Today, Al Qaida-linked forces are active across a much wider geography than before - in Mali, Yemen, Libya and Syria - not to mention the emergence of various extremist jihadi groups, some even more radical than Al Qaida like the salafists linked to Saudi Arabia, a US ally.
Oddly, even as the US fights Al Qaida, its Gulf allies finance death-dealing jihadi groups promoting an ideology diametrically opposed to US's value-based policies for the region.
The contradictions in US policies have resulted in stultifying its regime change plans in Syria for fear of hard core Islamists taking over there.
Worse, Al Qaida has finally surfaced in Sunni dominated parts of Iraq and adjoining Syrian territory dressed up as the Islamic State of Iraq and Syria (ISIS).
The US has either failed to closely monitor ground developments in Iraq and Syria, or is now incapable of controlling the emergence of these fanatical forces because of their links to some of its Arab allies and its own vanishing appetite for renewed military intervention.
Ironically, the US now seems open to working with Shia Iran to stem the rising tide of Sunni zealotry in the region.
In our region, US policy confusion prevents the use of those instruments at its disposal against Pakistan's complicity with religious extremism and terror directed against US interests in Afghanistan, that it has used liberally against Iran and threatens to use to modify Russian behaviour in Ukraine.
The release of prominent Taliban figures from Guantanamo Bay suggests preparatory work for a possible deal with this obscurantist force ideologically linked to extremist Sunni groups in West Asia.
The US seems less interested in confronting extremist Islamist ideologies, as they have used them in the past to achieve geopolitical ends, and more in channelling their hostility away from itself and, failing that, combating them.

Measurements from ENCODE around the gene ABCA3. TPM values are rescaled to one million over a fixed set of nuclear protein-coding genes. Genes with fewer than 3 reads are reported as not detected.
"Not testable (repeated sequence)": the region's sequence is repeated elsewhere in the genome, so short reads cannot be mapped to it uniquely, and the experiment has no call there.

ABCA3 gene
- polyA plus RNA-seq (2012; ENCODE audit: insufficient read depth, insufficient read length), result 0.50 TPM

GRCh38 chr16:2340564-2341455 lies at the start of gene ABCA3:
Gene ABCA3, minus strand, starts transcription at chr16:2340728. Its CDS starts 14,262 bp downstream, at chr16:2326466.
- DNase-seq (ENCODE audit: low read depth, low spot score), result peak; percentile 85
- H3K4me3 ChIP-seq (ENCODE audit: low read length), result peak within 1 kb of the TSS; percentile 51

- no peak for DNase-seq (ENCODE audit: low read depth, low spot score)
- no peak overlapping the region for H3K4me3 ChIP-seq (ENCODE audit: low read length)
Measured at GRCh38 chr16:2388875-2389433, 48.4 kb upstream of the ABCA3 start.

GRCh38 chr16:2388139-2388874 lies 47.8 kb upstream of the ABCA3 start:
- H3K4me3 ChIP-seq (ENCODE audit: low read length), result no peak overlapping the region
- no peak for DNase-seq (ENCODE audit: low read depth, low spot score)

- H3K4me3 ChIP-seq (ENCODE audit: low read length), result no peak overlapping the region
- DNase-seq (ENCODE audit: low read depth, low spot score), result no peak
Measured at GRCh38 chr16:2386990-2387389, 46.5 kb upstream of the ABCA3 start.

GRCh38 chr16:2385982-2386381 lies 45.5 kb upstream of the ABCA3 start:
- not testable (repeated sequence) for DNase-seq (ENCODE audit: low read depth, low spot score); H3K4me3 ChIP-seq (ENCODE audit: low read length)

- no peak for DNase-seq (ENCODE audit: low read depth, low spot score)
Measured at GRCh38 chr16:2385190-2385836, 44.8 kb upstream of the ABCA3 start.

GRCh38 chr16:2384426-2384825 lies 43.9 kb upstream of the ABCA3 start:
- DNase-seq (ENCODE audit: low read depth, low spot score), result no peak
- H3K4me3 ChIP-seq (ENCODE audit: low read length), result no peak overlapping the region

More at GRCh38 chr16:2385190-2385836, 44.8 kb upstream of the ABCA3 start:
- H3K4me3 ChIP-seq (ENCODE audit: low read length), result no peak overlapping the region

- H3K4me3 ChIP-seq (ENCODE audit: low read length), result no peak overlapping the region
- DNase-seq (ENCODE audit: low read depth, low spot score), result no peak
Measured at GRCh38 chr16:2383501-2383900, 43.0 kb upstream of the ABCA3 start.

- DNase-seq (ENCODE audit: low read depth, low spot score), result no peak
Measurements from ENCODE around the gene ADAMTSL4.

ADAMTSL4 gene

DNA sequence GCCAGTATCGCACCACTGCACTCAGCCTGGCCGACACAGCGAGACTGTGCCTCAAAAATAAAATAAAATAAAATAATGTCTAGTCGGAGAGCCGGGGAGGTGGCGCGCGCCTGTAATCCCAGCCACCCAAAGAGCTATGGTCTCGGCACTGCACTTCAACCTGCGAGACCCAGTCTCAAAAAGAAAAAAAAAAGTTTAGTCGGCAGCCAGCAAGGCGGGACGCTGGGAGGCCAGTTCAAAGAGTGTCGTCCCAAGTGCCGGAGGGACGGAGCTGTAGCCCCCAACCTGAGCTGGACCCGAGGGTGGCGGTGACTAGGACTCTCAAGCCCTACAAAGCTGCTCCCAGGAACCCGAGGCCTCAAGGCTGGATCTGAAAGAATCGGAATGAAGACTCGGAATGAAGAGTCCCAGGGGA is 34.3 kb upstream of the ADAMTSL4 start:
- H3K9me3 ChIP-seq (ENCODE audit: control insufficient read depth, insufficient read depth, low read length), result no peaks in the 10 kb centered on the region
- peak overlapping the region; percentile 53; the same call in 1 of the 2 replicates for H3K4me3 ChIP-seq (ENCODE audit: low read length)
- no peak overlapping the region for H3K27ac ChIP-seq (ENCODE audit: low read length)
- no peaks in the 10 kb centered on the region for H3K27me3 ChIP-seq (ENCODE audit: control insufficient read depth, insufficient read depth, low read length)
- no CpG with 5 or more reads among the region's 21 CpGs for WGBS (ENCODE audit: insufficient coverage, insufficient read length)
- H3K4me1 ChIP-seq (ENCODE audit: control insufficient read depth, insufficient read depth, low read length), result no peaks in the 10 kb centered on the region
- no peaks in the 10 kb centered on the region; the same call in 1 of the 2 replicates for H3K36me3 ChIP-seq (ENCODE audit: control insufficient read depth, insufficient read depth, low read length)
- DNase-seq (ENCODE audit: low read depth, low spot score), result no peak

Ironically, the country at the forefront of combating terrorism and extremist forces westwards of us is the main cause of their expanding footprint because of misguided policies.
In the quest to impose democracy, freedom and western values by force if necessary, it has unleashed forces of bigotry and sectarianism, placing the lives of millions in distress.
If ISIS claims it is out to unravel the Sykes-Picot agreement, the US intervention in Iraq was the first ominous step in that direction. India has been exposed to security threats because of US policies.
They have distorted relations with Iran, especially in the area of energy security.
From being our second largest oil supplier, Iran has dropped to fifth place, while Iraq has become our second largest oil supplier, with Indian purchases reaching $20billion in 2012.
But now our energy interests are threatened in Iraq because of policy errors of the political and military overlords of the region.
We should assess the impact of US policies in our western neighbourhood on our security. This exercise is important in the light of our "strategic partnership" with the US and the assumption that we have a convergence of interests globally.